From gadgets and skincare to personal surgical masks and hand sanitizers, consumers today can get almost anything from a smart vending machine. Now with the rollout of Wellness 4 Humanity's automated kiosks, they can get take-home COVID-19 tests, too.
"Especially for travelers, or somebody that just got recently exposed and want to have their test kits immediately on-site, they can simply come online, purchase a test kit there, [and] come into our closest vending machine," said Pavel Stuchlik, Wellness 4 Humanity co-founder.
Wellness 4 Humanity's automated kiosks may look like souped-up versions of what you might find in a hotel lobby, but they are substantially different. For one thing, their offerings, saliva-based PCR tests, start at $130 bucks. Even though COVID-19 testing is free in many places, Wellness 4 Humanity customers are paying for convenience. Each test comes with a prepaid shipping label with results guaranteed within 24 to 48 hours. W4H CEO Lian Pham also said the saliva component means the tests are less painful and less vulnerable to user error than the nasal swab tests.
"Not only is it noninvasive, it's not dependent on technique, which we see a lot of false negatives and errors in there based on just technique," she said.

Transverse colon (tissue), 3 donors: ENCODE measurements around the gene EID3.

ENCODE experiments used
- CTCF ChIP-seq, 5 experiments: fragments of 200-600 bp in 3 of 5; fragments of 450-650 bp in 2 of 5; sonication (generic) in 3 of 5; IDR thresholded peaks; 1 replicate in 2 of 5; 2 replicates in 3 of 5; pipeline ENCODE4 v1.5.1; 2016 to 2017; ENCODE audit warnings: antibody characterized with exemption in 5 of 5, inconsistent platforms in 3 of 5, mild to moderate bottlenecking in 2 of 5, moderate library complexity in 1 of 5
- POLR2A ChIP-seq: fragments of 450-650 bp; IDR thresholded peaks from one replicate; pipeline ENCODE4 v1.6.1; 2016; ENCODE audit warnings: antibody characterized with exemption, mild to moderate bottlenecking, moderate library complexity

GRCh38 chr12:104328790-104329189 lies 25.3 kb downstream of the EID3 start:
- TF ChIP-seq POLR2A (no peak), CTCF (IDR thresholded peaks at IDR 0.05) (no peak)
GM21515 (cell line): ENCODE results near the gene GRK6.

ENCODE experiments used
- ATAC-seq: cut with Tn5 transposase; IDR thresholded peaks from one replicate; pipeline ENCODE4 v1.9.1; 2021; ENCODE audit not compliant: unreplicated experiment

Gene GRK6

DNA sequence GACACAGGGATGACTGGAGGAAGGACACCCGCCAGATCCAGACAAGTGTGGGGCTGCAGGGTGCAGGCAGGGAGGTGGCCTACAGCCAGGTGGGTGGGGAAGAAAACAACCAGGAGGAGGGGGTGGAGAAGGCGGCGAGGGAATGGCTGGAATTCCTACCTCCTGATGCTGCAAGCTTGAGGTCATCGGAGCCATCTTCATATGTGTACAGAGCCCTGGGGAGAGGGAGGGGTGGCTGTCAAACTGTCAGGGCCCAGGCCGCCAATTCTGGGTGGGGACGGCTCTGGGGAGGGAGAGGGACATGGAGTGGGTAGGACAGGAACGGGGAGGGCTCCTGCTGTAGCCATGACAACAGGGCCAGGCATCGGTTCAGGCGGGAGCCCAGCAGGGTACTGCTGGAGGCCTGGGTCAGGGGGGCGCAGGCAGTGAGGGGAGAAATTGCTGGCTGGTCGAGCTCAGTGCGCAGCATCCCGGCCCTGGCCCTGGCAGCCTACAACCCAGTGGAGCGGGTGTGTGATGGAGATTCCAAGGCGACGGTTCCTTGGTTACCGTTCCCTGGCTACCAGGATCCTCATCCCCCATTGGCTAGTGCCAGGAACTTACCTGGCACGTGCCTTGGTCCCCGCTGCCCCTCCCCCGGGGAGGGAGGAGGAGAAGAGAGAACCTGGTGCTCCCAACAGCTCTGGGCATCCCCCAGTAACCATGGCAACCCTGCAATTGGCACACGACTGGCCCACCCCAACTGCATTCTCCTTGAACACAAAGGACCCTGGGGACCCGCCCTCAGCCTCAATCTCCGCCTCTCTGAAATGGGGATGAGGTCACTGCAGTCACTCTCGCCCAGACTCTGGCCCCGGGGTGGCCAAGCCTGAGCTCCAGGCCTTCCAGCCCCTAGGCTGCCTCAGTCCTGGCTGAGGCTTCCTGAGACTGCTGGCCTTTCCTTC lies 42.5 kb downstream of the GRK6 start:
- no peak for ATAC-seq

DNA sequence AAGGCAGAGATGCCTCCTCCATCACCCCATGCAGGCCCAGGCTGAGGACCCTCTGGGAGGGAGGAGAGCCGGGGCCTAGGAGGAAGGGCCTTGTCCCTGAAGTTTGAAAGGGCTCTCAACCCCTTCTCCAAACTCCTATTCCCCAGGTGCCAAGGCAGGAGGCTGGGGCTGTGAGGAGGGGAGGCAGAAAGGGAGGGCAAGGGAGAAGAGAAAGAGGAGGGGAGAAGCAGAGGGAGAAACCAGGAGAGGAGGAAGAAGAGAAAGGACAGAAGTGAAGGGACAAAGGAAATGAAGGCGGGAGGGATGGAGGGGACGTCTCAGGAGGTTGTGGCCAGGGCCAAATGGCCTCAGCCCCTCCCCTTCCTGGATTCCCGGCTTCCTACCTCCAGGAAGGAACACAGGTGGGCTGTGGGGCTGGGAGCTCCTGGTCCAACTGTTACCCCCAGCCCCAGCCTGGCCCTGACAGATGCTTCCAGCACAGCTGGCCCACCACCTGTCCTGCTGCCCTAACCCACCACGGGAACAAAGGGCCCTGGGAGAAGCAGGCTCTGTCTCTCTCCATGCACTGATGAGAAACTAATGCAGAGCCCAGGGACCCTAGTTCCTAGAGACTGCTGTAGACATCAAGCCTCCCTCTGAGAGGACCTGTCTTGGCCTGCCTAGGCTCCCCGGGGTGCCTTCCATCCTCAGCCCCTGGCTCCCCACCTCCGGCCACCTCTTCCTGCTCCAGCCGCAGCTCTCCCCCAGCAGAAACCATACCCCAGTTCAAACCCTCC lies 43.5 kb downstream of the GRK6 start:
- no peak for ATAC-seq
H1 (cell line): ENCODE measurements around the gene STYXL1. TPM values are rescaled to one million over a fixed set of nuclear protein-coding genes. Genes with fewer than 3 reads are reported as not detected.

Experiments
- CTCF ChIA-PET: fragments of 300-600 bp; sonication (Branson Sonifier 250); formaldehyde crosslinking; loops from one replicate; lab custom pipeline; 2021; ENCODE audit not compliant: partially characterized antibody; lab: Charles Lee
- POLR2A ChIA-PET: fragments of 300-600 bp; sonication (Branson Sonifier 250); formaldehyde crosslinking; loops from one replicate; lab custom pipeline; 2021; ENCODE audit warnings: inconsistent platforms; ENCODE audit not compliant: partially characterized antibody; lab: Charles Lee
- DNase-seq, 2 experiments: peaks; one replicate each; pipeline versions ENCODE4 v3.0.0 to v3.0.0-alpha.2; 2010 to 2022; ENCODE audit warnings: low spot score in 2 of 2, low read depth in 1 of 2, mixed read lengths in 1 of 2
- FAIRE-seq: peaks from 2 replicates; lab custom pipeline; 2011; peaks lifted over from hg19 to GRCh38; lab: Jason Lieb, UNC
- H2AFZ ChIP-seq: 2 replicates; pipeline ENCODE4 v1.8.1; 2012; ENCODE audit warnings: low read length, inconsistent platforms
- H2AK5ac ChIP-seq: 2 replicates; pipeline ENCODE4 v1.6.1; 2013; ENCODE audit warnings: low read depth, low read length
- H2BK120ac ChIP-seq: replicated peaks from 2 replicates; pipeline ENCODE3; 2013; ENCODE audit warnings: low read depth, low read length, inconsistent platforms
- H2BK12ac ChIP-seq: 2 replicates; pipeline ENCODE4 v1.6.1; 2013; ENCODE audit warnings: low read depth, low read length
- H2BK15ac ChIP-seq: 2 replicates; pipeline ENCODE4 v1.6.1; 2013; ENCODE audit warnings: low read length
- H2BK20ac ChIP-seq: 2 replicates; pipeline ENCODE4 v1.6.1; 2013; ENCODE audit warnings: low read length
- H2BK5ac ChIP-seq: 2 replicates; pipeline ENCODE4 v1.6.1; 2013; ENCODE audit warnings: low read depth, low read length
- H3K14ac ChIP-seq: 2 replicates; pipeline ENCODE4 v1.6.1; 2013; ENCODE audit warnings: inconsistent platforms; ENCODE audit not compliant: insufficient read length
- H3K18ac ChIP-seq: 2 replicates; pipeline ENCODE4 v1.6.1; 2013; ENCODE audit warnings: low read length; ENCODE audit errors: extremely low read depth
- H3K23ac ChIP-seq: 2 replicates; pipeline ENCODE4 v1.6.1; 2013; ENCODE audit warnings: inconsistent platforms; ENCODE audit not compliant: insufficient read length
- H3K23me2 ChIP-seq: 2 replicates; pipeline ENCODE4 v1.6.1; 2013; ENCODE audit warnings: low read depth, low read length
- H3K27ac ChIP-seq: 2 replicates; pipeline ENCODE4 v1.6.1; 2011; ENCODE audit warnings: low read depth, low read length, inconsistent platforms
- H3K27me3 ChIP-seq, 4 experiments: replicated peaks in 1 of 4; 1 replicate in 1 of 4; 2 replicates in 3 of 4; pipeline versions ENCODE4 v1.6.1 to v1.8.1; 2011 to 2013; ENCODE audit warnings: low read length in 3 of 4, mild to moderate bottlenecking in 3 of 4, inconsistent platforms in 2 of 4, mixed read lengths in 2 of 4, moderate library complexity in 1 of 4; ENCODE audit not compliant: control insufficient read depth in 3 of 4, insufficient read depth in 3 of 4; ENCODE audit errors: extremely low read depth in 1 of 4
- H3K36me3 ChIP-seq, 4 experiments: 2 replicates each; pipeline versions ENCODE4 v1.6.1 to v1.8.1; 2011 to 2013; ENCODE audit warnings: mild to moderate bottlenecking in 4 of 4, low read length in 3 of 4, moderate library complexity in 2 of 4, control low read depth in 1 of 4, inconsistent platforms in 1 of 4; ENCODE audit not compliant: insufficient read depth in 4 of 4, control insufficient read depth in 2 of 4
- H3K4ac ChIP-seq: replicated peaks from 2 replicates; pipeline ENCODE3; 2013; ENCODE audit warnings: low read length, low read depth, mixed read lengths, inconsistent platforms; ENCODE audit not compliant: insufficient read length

Customers don't actually purchase the tests from the machine. They must first buy the kits online from Wellness 4 Humanity's website. A QR code sent to a purchaser's phone activates the machine, which dispenses the kit. In the coming weeks, W4H hopes to roll out antigen tests that provide results within 15 minutes.
On the machine itself, W4H partnered with San Francisco-based tech company Swyft, which has more than 1,000 automated kiosks in 50 U.S. states, plus Australia, Canada, Japan, and countries in Europe. Swyft has partnered with brands like Benefit, Best Buy, CVS, Nespresso, and others on kiosks that Swyft senior vice president of corporate development Ian Benson said resemble attendant-less storefronts more than vending machines. The company even partnered with the Metropolitan Transportation Authority (MTA) to put machines containing personal protective equipment in select subway stations in New York City.
"The demand has been phenomenal. People forget their masks, people suddenly realize they need some hand sanitizer," Benson said.
Swyft's machines may cut down on human contact by removing shopkeepers, but many of the kiosks have touchscreens, including the ones in the subway. Benson said future kiosks will be entirely contactless in response to changing consumer demands amid the coronavirus pandemic. According to a Mastercard survey of 17,000 consumers across 19 countries, some 82 percent said they felt contactless payments were cleaner, and roughly three quarters said they would continue to use contact-free payment methods post-pandemic.
"People want less and less contact, unfortunately, with people, and also, even with equipment. So if they have an option now to purchase something without actually even touching anything, or even interacting, getting too close to people, that's under big demand at the moment," Benson said.